California lawmakers in a bipartisan vote late Monday extended the much-debated multi-billion-dollar cap-and-trade program for another decade. The carbon emissions trading system was set to expire in 2020.

Working overtime, both houses passed measures to extend cap-and-trade through 2030 (AB 398) and to address nagging environmental justice issues (AB 617). The package was crafted by Gov. Jerry Brown’s office and the leadership in the California Assembly and Senate in the past two weeks.

State leaders lauded the legislation’s passage but some environmental organizations said it still was not enough. Nevertheless, Brown and Senate President pro Tempore Kevin de Leon and Assembly Speaker Anthony Rendon pointed to the bipartisan nature of Monday’s vote.

The state “stood tall and once again, boldly confronted the existential threat of our time,” said Brown, noting that Democrats and Republicans “set aside their differences, came together and took courageous action. That’s what good government looks like.”

In an unprecedented move at the Senate hearing on the measures last week Brown testified and then remained with the legislative leaders on a panel during the entire hearing, answering questions and offering encouragement to naysayers during the afternoon-long session in Sacramento.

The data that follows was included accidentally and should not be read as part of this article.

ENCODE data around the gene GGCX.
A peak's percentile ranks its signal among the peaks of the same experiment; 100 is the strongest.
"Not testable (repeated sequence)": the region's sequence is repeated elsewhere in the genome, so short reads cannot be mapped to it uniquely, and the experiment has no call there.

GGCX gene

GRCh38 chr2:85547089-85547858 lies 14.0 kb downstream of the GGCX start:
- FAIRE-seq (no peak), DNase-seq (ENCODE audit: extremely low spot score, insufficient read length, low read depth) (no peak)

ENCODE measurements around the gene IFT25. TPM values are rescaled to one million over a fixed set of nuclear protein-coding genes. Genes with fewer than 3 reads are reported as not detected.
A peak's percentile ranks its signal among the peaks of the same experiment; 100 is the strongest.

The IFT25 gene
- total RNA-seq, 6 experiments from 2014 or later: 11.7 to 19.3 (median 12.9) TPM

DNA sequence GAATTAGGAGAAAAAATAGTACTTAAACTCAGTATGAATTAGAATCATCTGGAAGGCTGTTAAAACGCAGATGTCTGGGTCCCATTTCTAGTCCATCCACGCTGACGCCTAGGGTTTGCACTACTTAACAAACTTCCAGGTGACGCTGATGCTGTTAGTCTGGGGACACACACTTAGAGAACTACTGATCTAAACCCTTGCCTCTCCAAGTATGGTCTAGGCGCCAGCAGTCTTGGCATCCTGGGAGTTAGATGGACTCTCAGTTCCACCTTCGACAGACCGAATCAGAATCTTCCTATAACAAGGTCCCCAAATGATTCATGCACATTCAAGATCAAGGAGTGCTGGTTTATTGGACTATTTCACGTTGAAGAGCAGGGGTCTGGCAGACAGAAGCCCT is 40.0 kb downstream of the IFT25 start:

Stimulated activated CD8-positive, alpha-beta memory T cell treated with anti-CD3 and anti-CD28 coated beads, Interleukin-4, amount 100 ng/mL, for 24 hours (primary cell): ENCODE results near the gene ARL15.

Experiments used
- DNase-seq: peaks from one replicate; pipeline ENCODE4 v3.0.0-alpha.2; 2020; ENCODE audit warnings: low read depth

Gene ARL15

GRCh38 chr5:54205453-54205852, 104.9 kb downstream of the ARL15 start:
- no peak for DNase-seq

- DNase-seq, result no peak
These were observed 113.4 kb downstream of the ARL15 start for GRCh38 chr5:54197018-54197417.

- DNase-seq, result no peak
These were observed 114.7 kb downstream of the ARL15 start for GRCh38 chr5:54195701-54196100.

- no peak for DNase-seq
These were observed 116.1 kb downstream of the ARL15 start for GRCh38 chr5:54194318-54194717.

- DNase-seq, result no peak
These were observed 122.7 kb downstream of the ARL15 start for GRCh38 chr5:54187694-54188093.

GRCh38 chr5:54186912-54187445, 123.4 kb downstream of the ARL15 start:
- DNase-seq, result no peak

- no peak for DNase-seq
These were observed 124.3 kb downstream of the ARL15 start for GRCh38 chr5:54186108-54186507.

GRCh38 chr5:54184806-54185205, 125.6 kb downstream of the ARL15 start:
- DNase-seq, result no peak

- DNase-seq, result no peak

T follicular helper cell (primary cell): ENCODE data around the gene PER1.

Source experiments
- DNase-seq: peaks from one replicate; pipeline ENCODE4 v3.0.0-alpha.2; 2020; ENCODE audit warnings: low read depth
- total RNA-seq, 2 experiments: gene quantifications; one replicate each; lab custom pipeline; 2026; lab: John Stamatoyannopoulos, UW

As the centerpiece of the milestone 2006 climate change law (AB 32), pieces of which the California Air Resources Board (CARB) has been implementing for more than a decade, the cap-and-trade program was created to require electric generation plants, major industrial operators and refineries limit greenhouse gas (GHG) emissions while allowing emissions credits to be traded as the limits are gradually tightened.

At the end of last year’s legislative session, Brown and state legislative leaders agreed on a distribution plan for proceeds from the $3.2 billion cap-and-trade program for the current fiscal year. The deal allocates $900 million in investments and reserves another $462 million for fiscal 2016-2017, much of the money going to various transportation programs that are part of the state’s climate change initiative.

Natural Resources Defense Council (NRDC) Legal Director Alex Jackson said the legislative action “solidifies California’s pathway to a low-carbon future,” while chiding President Trump for “retreating” from U.S. climate commitments. The action provides “much needed resolve” to other states and regions to stand up to the president, who has signaled the United States would retreat from global climate change initiatives.

Last week Brown and the legislative leaders had unveiled a path to extending the life of California’s cap-and-trade system for pollution credits with two bills. In April the state’s market-based auction was upheld on a 2-1 vote by a state appellate court, supporting CARB’s authority to hold carbon emission auctions and rejecting arguments by business leaders.